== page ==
The impact of automation / RPA for the C-suite
When we talk about the impact of automation and RPA, we’re talking about an active, ongoing event in the early stages of its global ripple effect. While business leaders race to take advantage of automation technology, its holistic effect on the workplace is still playing out before our eyes.
That said, there are reasonable predictions we can make concerning the future impact of automation on the C-suite. While clear upshots lie ahead, so too does unrest, disruption, and a series of complex decisions.
Firstly, it is important to emphasise that C-suite roles remain secure. There is no risk of intelligent robots running businesses and displacing leadership roles.
At present, there is mass misconception as to how “intelligent” RPA is. On a practical level, “software robots” can run rule-based actions. And rule-based processing has been around for decades – just in less flashy formats.
Though futurists predict that AI systems will one day be running the business world, present reality is decidedly more mundane.
Crossing the chasm
So, we know that the impact of automation and RPA for the C-suite is not one of unemployment. In terms of the roles and responsibilities of the people who report into them, however, the C-suite should prepare for disruption.
Automation has now “crossed the chasm” in terms of everyday office adoption. It is no longer a new technology. As mentioned, the earliest iterations of process automation have been around for decades and have long since ceased to be novel. This breakout into the mainstream means more and more areas are being assisted (or handled entirely) by automation.
The interim result is an unsettled workforce with evolving roles and responsibilities. The full leadership team will need to be ready to steady the ship and make key decisions.
A battle for HR directors
The impact of automation will be most challenging, perhaps, for the HR director. The awkward interplay of man and machine will cause an office cocktail of frustration, anxiety and lethargy.
Most pressing is the need to prepare for retraining and upskilling human team members as automation takes over tasks. This training burden will fall onto HR leaders, as will the ensuing red tape and administration around job disruption.
Machine relations will also be a fresh HR challenge – namely, refereeing the partnership between human and bot. As a new niche, the learning curve here is likely to be steep.
Then, there is the challenge of motivating the existing workforce when their previous tasks are proven to be automatable. (And therefore less valuable.) Plus, motivating team members whose roles are not automatable – but who have seen their colleagues suffer a less fortunate fate – will pose its own unique difficulties.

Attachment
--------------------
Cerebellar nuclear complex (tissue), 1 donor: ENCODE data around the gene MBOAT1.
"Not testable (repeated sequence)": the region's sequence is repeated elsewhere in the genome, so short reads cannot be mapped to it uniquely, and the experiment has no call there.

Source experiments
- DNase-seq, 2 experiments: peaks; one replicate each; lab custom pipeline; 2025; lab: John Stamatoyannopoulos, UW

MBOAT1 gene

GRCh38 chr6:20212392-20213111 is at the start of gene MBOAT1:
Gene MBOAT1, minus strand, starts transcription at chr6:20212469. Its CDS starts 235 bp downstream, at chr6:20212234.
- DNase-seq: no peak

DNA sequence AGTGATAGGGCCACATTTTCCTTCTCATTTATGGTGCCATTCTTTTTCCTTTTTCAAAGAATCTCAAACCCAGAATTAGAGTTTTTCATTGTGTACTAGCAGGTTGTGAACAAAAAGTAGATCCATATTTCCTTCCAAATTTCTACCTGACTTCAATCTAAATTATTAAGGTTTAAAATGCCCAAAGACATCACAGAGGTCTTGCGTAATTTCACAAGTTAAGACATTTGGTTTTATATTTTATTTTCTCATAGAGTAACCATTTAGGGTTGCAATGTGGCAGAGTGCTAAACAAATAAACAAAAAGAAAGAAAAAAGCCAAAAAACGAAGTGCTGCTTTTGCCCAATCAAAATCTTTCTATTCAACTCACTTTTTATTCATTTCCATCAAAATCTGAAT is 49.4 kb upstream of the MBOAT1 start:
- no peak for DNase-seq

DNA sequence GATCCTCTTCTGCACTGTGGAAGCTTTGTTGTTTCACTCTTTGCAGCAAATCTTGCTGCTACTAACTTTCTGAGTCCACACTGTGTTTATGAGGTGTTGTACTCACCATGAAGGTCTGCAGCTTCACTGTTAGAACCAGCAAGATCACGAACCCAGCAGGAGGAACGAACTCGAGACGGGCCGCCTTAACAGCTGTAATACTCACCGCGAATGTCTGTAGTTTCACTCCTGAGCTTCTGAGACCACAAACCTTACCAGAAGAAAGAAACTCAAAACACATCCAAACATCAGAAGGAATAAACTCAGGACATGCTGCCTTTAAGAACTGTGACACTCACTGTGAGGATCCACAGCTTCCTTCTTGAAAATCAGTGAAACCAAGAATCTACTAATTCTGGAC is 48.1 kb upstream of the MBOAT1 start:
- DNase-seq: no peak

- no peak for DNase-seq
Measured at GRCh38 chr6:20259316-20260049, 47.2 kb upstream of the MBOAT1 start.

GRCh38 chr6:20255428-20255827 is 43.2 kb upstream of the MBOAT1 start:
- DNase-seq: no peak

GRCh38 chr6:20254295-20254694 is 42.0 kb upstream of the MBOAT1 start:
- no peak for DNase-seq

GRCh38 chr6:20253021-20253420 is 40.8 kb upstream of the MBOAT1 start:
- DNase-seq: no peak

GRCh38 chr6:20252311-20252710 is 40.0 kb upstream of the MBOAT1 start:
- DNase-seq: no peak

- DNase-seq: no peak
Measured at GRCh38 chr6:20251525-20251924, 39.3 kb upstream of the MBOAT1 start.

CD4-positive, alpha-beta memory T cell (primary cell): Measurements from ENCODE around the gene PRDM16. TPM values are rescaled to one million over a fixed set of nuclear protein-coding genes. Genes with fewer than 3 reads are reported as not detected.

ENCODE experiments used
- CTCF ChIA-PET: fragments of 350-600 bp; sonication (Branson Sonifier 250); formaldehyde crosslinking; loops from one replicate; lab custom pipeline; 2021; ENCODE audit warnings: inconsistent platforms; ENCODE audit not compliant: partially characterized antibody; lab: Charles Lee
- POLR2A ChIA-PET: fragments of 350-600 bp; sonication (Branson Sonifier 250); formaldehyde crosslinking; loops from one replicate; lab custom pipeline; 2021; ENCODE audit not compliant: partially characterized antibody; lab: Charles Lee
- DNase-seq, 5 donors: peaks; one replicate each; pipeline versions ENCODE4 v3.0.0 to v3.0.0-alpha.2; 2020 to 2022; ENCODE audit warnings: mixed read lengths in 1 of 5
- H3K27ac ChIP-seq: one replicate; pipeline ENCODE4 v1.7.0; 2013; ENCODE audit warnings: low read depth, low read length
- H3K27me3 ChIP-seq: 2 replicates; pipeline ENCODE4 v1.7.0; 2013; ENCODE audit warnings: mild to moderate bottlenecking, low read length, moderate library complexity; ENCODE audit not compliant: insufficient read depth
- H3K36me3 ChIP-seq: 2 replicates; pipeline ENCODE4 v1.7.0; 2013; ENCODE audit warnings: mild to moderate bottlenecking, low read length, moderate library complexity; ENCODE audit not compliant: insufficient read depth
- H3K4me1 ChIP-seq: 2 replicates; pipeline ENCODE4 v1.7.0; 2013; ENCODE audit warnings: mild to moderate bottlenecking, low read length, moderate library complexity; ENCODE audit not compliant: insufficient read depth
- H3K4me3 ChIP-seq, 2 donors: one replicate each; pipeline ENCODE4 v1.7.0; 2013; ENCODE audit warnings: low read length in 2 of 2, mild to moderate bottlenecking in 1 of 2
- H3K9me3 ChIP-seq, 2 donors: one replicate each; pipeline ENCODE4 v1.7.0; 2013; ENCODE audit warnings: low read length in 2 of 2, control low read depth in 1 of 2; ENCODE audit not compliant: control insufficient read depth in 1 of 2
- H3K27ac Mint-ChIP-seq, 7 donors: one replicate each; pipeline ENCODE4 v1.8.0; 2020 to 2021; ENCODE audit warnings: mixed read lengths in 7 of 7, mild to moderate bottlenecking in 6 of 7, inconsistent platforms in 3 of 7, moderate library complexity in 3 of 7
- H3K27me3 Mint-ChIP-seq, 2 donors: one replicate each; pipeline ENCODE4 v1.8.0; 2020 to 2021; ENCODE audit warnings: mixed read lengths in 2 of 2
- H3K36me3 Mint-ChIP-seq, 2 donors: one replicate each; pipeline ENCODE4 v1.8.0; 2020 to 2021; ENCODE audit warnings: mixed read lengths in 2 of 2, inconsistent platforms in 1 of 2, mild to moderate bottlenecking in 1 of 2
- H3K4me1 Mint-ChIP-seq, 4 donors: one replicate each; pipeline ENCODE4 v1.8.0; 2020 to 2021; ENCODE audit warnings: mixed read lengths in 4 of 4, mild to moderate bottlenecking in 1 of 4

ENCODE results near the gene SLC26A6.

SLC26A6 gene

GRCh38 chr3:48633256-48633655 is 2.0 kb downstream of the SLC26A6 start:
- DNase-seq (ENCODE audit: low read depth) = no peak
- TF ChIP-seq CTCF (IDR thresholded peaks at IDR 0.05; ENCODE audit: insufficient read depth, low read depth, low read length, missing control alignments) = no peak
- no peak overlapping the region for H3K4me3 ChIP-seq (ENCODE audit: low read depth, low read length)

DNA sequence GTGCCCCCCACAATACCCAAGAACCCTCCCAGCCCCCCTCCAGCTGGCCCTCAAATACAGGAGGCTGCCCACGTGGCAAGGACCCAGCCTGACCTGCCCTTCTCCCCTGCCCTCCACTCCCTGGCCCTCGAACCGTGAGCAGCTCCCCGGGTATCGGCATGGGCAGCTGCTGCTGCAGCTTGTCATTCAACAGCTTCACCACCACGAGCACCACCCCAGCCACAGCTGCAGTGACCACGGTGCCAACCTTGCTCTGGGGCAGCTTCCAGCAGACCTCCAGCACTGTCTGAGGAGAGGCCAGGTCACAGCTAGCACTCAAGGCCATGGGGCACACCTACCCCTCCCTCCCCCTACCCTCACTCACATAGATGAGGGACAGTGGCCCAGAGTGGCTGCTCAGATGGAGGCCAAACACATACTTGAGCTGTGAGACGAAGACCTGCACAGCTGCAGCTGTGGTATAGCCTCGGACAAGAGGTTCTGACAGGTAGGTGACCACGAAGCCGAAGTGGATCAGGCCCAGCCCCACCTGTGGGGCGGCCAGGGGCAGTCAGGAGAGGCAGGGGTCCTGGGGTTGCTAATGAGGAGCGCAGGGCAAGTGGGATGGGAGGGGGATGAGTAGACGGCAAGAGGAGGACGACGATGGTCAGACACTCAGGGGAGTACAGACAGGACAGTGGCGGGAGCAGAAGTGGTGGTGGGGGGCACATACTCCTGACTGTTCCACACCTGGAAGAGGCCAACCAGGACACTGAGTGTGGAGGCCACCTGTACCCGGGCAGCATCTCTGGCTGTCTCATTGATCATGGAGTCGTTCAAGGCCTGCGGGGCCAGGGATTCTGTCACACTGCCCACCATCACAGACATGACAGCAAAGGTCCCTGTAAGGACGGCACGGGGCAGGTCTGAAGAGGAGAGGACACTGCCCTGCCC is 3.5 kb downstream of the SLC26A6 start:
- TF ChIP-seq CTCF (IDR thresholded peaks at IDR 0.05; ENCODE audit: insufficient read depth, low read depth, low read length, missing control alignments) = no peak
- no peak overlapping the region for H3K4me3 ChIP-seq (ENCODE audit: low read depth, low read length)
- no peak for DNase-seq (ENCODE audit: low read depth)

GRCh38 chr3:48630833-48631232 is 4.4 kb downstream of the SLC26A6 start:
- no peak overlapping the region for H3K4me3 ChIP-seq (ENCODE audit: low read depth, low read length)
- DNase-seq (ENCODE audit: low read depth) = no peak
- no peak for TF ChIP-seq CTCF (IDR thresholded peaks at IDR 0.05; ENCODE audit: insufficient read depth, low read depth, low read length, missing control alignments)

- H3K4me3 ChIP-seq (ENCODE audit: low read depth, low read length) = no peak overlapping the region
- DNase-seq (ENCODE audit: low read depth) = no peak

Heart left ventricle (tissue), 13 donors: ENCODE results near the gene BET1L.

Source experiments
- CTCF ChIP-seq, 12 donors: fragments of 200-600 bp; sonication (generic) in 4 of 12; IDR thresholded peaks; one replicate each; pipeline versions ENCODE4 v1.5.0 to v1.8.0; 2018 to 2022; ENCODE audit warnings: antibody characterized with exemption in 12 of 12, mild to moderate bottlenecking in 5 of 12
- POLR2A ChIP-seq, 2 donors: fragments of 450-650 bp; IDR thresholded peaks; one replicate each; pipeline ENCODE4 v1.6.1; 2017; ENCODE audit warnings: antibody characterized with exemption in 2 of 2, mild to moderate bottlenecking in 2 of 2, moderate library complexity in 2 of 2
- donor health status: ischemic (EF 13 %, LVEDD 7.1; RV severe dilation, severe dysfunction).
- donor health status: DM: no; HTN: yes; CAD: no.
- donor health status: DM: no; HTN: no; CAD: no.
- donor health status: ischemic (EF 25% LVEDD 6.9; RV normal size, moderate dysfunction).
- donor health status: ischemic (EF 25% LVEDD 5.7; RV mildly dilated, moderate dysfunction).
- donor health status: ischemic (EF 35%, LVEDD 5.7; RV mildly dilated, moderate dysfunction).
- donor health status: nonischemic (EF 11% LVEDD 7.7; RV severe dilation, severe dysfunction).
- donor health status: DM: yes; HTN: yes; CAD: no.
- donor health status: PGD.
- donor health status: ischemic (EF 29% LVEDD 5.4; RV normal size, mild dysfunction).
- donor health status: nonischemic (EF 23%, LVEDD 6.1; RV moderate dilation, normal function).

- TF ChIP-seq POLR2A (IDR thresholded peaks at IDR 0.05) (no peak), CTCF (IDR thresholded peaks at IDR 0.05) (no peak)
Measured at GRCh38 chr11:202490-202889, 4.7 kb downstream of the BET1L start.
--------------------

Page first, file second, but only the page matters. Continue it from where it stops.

Critical decisions for the CTO
For CTOs, meanwhile, critical decisions await. RPA solutions can cost enormous sums of money, sometimes reaching hundreds of thousands of pounds for larger deployments. Is this cost justifiable, considering the unrest created and the necessary training the technology demands?
More traditional business process automation tools – those that operate via integrations, not on an interface level – are more cost-effective but typically clunkier. Is cutting-edge AI and RPA really necessary, or will standard automation suffice?
So, it is a choice of investing in expensive “robots”, or in opting for the cheaper but less forward-thinking route of traditional process automation. (That is, manually connecting systems with web hooks and building a library of ‘if’ rules to automate processes.)
A moral dilemma for the CEO
For CEOs, the impact of automation is more ethical in nature. RPA represents a moral dilemma in the making. Consumers are increasingly demanding ethical trading standards from businesses. Whilst automating away jobs may be good for the books, it isn’t quite so good from a PR standpoint.
CEOs must weigh up the advantages of automated efficiency against the (likely) backlash that comes with mass redundancy. Finding the automation “sweet spot” – increasing productivity and efficiency, without losing ethical grounds – will prove a challenge in the years to come.
Clarity on the impact of automation and RPA
It is important to take any predictions on the future of work with a healthy dose of cynicism. The truth is that today’s RPA is not anything new in terms of the processes it automates. How it automates is new, certainly, but its capabilities are not as advanced as hype would have you believe.
However, there can be denying that automation has crossed the chasm. The technology has never been more in demand. And, with this spike in awareness and adoption, disruption will follow. It is the degree of this disruption that is yet to be determined.
As yet, then, not even experts can say with certainty every way in which automation will impact the C-suite and beyond. For the time being, the best preparation is to put considerable time and research into a co-ordinated automation implementation plan. Which, unfortunately, cannot be automated.